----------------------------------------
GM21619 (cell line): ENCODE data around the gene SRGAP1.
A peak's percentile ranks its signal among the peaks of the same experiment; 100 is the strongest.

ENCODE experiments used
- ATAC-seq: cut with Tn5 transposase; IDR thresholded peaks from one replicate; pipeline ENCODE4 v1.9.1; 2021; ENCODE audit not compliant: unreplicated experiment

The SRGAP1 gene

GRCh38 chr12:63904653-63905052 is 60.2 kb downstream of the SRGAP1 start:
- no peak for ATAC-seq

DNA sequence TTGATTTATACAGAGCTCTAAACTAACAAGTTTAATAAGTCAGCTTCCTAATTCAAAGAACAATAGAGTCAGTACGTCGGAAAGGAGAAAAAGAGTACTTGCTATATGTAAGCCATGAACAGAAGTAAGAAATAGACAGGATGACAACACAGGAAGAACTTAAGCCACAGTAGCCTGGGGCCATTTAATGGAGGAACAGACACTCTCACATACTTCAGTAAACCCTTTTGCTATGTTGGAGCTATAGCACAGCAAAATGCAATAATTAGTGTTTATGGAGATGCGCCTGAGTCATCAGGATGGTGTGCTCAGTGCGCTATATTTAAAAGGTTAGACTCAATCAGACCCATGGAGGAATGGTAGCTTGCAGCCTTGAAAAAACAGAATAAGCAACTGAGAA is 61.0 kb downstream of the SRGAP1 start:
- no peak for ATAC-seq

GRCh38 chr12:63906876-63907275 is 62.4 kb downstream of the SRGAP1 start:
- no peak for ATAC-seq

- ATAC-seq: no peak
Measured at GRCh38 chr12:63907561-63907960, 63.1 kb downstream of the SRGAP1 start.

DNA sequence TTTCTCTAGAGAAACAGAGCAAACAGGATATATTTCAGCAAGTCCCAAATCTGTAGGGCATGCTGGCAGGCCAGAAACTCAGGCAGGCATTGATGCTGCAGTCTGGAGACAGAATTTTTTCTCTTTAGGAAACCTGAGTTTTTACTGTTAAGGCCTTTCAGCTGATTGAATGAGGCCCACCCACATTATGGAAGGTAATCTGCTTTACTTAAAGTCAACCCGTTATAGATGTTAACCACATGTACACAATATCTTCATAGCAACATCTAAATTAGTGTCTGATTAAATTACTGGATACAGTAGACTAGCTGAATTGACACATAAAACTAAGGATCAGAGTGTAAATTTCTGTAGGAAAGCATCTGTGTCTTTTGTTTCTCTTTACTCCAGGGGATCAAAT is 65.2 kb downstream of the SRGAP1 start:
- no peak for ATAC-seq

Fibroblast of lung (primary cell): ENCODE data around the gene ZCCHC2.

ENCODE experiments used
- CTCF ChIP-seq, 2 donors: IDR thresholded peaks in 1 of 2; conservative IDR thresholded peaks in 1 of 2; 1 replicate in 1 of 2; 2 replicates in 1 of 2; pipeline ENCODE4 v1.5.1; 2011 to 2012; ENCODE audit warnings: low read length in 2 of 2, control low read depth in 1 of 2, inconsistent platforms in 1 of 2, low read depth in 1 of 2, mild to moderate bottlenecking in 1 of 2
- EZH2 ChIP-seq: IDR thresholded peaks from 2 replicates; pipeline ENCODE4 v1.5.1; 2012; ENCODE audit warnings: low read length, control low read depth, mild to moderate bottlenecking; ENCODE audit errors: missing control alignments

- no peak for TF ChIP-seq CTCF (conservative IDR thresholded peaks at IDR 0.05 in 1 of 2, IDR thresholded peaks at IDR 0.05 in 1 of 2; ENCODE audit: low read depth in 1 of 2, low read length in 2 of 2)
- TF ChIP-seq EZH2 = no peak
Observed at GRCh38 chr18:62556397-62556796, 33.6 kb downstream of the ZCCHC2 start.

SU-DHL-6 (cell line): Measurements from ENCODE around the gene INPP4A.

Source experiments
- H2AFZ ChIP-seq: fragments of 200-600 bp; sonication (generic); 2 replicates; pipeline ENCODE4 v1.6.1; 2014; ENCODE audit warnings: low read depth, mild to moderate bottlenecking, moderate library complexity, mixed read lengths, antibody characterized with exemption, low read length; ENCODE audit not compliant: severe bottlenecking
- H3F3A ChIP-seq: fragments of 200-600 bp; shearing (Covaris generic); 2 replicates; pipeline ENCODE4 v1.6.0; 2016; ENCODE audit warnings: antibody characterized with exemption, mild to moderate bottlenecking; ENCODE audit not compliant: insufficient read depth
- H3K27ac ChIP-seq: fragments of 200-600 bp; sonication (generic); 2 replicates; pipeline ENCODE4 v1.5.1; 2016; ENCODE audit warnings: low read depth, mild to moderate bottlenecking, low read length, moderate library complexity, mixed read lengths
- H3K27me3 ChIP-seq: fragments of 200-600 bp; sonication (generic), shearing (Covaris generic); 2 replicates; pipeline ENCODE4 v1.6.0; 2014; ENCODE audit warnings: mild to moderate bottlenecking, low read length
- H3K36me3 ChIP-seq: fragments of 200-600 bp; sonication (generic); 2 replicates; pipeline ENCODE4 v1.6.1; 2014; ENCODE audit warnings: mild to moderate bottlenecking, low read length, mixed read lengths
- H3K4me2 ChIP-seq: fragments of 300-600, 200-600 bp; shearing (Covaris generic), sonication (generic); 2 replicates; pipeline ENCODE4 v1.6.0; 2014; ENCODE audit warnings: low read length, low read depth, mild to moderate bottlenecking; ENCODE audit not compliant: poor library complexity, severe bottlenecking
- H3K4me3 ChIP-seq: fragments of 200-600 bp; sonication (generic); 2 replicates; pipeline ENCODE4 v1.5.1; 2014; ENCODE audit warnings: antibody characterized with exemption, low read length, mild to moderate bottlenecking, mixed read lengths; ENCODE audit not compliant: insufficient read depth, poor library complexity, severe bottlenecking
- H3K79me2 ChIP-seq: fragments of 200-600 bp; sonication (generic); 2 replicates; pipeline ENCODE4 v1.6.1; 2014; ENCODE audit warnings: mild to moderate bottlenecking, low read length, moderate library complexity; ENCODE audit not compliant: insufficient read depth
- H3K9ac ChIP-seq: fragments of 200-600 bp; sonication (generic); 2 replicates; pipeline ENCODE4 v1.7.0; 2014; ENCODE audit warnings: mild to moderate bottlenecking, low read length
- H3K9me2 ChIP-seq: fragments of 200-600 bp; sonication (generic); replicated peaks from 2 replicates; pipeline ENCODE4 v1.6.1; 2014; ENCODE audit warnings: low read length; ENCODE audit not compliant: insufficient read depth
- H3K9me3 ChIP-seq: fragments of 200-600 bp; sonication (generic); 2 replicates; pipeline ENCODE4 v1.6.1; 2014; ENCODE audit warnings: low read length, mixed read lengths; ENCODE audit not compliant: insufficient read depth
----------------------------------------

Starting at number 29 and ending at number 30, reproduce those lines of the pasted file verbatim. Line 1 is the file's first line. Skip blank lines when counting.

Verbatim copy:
- H3K36me3 ChIP-seq: fragments of 200-600 bp; sonication (generic); 2 replicates; pipeline ENCODE4 v1.6.1; 2014; ENCODE audit warnings: mild to moderate bottlenecking, low read length, mixed read lengths
- H3K4me2 ChIP-seq: fragments of 300-600, 200-600 bp; shearing (Covaris generic), sonication (generic); 2 replicates; pipeline ENCODE4 v1.6.0; 2014; ENCODE audit warnings: low read length, low read depth, mild to moderate bottlenecking; ENCODE audit not compliant: poor library complexity, severe bottlenecking